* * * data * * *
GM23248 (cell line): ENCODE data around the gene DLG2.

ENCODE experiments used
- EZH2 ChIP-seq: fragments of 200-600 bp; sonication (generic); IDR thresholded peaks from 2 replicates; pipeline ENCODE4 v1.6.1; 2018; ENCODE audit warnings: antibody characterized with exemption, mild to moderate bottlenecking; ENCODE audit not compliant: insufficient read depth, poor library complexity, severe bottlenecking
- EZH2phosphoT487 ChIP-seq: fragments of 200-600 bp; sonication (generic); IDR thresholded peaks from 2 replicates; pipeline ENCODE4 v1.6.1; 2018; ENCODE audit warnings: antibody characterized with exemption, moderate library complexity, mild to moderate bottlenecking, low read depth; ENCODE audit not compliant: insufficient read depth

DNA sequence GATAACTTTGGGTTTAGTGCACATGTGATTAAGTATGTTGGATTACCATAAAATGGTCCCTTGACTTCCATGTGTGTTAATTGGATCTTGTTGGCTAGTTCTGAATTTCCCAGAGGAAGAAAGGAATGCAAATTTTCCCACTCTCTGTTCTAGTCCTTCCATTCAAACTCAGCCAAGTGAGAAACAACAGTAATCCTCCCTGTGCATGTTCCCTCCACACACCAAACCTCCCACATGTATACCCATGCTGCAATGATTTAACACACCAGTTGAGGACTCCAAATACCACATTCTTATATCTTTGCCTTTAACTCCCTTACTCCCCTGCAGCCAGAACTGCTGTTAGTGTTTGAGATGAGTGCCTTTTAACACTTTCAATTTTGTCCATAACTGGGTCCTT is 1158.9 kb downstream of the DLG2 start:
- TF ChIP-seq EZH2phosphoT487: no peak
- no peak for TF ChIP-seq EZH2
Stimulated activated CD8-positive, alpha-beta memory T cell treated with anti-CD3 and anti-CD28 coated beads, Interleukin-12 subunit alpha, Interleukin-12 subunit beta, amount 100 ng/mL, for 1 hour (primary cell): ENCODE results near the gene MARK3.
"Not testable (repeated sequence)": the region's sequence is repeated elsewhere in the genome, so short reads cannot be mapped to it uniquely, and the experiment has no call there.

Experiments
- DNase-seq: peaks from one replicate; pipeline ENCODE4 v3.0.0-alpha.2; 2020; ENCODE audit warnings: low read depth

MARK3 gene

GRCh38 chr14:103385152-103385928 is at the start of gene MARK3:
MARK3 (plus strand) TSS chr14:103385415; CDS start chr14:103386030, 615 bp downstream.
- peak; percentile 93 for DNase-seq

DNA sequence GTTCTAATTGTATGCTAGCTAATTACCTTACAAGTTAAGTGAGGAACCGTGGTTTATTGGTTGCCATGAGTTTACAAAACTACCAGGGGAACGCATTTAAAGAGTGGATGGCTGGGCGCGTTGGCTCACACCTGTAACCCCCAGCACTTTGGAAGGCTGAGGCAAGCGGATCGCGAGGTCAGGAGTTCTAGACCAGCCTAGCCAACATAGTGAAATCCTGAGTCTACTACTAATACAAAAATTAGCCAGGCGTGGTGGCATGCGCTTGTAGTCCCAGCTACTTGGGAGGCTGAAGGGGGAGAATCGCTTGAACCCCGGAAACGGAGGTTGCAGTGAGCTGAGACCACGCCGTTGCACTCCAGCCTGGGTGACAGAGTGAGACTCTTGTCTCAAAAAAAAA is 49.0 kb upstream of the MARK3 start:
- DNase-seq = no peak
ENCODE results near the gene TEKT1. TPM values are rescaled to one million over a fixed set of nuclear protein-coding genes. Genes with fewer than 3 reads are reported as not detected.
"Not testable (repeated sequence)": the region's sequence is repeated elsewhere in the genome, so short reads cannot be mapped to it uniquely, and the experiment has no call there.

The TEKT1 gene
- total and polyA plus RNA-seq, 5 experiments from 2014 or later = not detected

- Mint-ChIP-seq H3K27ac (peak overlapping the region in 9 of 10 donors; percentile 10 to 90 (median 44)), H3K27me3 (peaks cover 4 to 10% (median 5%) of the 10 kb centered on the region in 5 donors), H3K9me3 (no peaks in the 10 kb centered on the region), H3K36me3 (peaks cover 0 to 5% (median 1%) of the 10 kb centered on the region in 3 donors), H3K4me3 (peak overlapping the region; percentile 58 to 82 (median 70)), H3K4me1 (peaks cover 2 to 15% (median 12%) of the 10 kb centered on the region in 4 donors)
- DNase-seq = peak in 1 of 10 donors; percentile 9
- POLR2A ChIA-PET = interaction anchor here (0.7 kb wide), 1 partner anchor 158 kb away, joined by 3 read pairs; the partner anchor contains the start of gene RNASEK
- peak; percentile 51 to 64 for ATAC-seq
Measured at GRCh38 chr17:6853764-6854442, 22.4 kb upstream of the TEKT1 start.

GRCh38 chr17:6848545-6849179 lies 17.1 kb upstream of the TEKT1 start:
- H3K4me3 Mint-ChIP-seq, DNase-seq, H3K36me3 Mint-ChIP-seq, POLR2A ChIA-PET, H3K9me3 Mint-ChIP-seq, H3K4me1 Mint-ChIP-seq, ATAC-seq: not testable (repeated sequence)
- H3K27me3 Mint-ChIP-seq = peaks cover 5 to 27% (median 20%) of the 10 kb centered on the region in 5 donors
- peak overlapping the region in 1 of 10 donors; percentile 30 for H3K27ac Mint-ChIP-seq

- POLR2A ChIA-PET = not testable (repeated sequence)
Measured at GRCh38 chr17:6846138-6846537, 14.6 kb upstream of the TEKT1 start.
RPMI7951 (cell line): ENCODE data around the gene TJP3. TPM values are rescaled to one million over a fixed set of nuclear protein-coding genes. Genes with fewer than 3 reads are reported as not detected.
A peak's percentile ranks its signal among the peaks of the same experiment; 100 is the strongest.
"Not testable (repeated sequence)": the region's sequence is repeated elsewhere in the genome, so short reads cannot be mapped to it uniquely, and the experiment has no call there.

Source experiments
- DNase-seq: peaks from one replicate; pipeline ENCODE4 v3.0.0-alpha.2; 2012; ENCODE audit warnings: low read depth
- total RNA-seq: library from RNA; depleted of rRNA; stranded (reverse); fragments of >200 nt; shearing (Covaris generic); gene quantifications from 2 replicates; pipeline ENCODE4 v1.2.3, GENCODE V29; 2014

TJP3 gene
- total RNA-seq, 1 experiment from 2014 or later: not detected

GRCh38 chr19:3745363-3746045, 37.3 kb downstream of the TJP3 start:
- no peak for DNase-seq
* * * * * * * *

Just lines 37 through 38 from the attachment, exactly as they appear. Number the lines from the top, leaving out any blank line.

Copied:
- DNase-seq: peaks from one replicate; pipeline ENCODE4 v3.0.0-alpha.2; 2012; ENCODE audit warnings: low read depth
- total RNA-seq: library from RNA; depleted of rRNA; stranded (reverse); fragments of >200 nt; shearing (Covaris generic); gene quantifications from 2 replicates; pipeline ENCODE4 v1.2.3, GENCODE V29; 2014